Concentrated effort: the Aussie ambition for Rotorua’s stoneground mylk start-up  

by | Jan 18, 2023 | Opinion

Handmade Tales: In the  latest in our artisan series, Doris Neubauer reports on the Australian plans for Rotorua’s  VV Mylk 

It’s quiet around the little coffee caravan in front of a warehouse in Rotorua’s White Street. Hayden Booker puts a tablespoon of pinenut mylk concentrate into a jug of water and starts foaming the milk-alternative for coffee. It’s a simple routine but his mind is on other matters. “I am trying to raise half-a-million dollars by the end of January,” says the founder of the alternative milk company Vigor & Vitality or VV Mylk. With the money, Booker aims to acquire the Australian company Ulu Hye whose nut mylk bases are sold in Aussie Woolworths. 

The purchase is a strategic decision and a big step for VV Mylk, which was established in 2014. “I was the first to market the mylk concentrate concept, but we are a small company in a small country. New Zealand is a good testing ground for a small company, but it is really hard to push the concept in a country that is so dairy driven.” 

The savings are more than just in health and animal ethics. In 2021, VV Mylk estimates it saved 40,000 milk Tetra Paks going into landfill with its zero-waste mylk bases in glass jars and buckets. 

Despite being happy with the growing awareness for plant-based alternatives, the entrepreneur with a bachelor’s in Human Nutrition and Sports Science from Massey University, knows what he has to do next. “I need to go to Australia before someone beats me to it, and the only one that can beat me to it is this company we are buying, so I am buying my competitor in Australia to own the market.” 

“We may use the money to expand over there anyway. It is exciting times to be in business.”   Hayden Booker



The plan has been a year in the making. In February 2022, Hayden reached out to Ulu Hye co-owners Heidi Peuten and Chris Kitto. “Negotiations started not too long afterwards. It was a no-brainer for them. They needed someone to improve their business.” 

Heidi and Chris will still continue to be involved with Ulu Hye and will also take care of VV Mylks range in Australia.  

Instead of outsourcing manufacturing, production, storage and distribution, which is Ulu Hye’s current practice, the New Zealander wants to make the business more viable by bringing as much as possible in-house. 

After the acquisition, the first step will be to expand the manufacturing facility and produce both VV Mylk as well as Ulu Hye Mylk concentrates in the 120m2 warehouse in Rotorua.  He’ll also set up a warehouse in Queensland where stock will be stored and distributed.

“I like the idea of focus. The overheads are low, so there is a lot of potential here to grow a business.”

Ancient method of stone-grinding 

VV currently offers 20 flavours of nut and seeds mylks using a stoneground method that creates a concentrate. This base is then mixed up with water to make instant plant-based milk such as hazelnut, macadamia, walnut, hemps, pumpkin seed and pine nut,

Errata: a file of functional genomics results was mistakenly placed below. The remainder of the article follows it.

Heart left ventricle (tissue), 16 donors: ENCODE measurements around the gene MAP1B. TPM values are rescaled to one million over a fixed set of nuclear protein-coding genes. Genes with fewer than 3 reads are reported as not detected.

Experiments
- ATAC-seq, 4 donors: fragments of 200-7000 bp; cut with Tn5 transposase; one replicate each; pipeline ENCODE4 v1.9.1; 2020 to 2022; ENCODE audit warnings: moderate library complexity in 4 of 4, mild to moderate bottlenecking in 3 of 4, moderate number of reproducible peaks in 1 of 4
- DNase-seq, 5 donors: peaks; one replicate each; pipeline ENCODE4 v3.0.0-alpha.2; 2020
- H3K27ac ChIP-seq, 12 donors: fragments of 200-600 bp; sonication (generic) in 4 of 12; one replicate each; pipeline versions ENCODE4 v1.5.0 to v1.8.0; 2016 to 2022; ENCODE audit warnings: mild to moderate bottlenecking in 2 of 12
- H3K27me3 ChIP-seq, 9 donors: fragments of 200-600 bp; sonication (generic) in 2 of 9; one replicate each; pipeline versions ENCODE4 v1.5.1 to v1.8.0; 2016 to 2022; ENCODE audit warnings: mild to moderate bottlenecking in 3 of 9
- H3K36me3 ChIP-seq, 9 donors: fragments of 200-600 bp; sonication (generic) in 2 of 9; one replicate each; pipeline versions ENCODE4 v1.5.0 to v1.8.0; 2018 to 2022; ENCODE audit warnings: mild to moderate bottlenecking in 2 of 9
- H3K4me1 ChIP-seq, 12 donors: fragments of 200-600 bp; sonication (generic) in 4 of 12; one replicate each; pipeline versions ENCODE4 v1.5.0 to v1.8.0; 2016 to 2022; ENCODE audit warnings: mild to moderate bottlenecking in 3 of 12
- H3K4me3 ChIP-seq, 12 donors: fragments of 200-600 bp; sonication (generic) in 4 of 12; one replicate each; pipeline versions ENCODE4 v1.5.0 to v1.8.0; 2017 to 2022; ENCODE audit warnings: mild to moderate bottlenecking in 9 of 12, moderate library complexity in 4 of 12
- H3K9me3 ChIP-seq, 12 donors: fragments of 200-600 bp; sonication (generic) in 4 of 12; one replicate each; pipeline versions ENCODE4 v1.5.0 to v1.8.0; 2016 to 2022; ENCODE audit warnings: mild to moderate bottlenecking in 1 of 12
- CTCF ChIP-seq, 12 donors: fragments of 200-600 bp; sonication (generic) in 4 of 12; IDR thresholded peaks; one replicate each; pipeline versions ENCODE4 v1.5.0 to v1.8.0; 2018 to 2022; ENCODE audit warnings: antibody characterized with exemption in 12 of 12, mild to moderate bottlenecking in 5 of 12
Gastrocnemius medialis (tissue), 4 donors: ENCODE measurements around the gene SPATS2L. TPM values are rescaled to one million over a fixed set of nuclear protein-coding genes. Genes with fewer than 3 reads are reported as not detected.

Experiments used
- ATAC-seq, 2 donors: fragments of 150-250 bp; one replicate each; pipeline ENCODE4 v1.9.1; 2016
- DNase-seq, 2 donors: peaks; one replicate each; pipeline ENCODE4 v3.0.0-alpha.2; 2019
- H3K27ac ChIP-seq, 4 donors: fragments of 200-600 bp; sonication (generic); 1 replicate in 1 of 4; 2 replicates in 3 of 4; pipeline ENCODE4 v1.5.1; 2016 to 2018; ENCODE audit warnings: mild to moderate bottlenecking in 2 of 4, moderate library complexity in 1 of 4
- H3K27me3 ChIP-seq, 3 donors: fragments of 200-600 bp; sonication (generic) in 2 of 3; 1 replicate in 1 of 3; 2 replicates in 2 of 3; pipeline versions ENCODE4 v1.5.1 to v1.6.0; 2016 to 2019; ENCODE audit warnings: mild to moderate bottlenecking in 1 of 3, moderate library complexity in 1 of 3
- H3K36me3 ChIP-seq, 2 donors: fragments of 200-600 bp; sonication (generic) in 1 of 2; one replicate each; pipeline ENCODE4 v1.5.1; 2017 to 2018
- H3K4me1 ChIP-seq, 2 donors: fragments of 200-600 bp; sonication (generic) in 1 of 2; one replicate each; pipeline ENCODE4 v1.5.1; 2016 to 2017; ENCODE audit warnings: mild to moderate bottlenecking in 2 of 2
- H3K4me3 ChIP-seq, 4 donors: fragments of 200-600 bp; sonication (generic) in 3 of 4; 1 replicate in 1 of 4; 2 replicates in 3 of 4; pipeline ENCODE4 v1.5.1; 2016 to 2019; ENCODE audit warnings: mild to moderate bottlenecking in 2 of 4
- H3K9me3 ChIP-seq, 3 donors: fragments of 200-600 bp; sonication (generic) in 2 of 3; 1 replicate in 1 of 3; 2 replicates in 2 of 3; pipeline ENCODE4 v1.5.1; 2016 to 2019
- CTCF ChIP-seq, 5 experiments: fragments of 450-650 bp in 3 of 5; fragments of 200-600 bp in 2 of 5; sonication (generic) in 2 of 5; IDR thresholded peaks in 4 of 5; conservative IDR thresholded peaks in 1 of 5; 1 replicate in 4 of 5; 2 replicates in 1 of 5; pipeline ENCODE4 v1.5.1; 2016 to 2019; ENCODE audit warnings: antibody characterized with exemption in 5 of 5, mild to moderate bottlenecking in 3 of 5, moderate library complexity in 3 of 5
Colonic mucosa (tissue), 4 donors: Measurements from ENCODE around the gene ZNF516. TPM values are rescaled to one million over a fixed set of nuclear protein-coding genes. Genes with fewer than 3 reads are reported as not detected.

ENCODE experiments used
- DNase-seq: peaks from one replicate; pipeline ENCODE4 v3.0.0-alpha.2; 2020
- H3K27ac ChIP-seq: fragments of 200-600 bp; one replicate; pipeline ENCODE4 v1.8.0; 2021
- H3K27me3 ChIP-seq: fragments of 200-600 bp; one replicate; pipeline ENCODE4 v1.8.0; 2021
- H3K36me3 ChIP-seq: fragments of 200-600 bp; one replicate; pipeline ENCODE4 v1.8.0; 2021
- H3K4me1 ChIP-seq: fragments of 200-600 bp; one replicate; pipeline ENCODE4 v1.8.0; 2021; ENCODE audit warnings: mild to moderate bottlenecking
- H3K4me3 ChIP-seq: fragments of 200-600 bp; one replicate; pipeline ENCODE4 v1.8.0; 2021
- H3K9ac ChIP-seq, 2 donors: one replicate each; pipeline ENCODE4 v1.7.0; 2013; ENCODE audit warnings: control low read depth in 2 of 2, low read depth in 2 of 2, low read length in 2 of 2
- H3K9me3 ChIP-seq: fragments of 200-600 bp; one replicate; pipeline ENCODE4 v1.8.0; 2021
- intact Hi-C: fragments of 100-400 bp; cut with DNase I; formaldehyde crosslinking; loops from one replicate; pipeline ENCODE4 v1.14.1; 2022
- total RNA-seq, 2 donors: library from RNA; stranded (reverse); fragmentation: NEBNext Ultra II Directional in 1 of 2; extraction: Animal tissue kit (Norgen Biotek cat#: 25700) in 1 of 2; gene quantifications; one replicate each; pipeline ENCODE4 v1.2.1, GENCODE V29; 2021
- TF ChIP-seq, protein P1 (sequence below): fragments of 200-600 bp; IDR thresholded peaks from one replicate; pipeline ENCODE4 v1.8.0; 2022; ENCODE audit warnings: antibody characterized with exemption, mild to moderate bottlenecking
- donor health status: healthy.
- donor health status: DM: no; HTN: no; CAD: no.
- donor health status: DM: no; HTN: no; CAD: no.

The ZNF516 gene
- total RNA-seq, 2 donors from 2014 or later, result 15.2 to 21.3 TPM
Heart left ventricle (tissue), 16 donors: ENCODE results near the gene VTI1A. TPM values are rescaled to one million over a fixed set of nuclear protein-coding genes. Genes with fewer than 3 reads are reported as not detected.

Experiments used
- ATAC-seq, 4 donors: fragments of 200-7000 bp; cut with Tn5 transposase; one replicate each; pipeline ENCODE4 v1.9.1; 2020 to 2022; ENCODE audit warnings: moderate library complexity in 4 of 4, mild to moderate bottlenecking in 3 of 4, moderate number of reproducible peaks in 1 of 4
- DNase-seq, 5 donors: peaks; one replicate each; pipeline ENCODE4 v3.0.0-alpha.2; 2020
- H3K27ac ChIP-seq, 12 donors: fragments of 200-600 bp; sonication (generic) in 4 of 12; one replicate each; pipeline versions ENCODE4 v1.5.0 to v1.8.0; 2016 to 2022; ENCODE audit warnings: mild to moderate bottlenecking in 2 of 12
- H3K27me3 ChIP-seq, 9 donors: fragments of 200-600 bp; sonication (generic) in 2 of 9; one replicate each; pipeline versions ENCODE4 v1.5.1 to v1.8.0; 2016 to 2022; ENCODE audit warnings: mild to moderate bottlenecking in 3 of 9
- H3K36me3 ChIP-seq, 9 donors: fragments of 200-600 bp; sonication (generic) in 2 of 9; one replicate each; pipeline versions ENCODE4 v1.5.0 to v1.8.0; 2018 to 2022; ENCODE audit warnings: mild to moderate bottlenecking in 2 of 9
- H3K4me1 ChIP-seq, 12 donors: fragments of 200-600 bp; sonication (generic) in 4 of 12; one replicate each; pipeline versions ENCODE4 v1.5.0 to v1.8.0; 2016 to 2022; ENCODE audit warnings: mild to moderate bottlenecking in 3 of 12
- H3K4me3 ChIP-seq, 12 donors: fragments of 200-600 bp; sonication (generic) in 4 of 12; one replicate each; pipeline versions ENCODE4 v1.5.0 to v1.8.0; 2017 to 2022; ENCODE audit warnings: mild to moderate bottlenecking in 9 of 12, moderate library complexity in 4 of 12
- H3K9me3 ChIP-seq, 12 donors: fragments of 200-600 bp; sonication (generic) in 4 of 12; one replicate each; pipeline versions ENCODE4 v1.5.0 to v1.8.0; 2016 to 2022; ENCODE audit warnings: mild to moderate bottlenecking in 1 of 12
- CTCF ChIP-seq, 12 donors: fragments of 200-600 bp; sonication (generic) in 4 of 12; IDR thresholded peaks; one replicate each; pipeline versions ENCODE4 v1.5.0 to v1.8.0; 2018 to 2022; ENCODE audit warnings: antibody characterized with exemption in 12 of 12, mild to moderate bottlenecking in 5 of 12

The ancient method ensures that both flavour and nutrients possessed by the nuts and seeds are of the highest quality and provide maximum health benefits. “Every nut and seed is packed with all these different minerals like copper, zinc and magnesium.” 

One-third of the used nuts and seeds in VW Mylk concentrates are grown in either New Zealand or Australia – owning a farm for his Mylk products after the merge of the two companies is on the bucket list.

More nuts and seeds will be needed for filling not only Woolworths shelves in Australia, but also to bring both VV Mylk and Ulu Hye in New Zealand’s supermarket franchises as well. 

Since COVID-19, Hayden and his team of seven have focused on selling direct via their online shop and on building connections with food manufacturers. “We can provide our concentrates in bulk to other plant-based milk companies.” 

The entrepreneur sees this as the main growth areas for the next two years, hoping to replace milk with the alternative products. 

Potential for the world’s biggest stone-grinding facility

The capacity to stone grind larger amounts of nuts and seed is there. “With our machines, the concept and the product range, we have the potential to become the biggest stone grinding facility in the world within five years.” 

Firstly though, Booker needs to get half a million dollars to purchase Ulu Hye. 

In addition to talking to investors and selling shares, he plans to put a crowdfunding campaign on PledgeMe to raise more funds for his big ideas. If the acquisition of the Australian competitor does not work out he’ll box on.  “We may use the money to expand over there anyway. It is exciting times to be in business.”  

Words and pictures by Doris Neubauer

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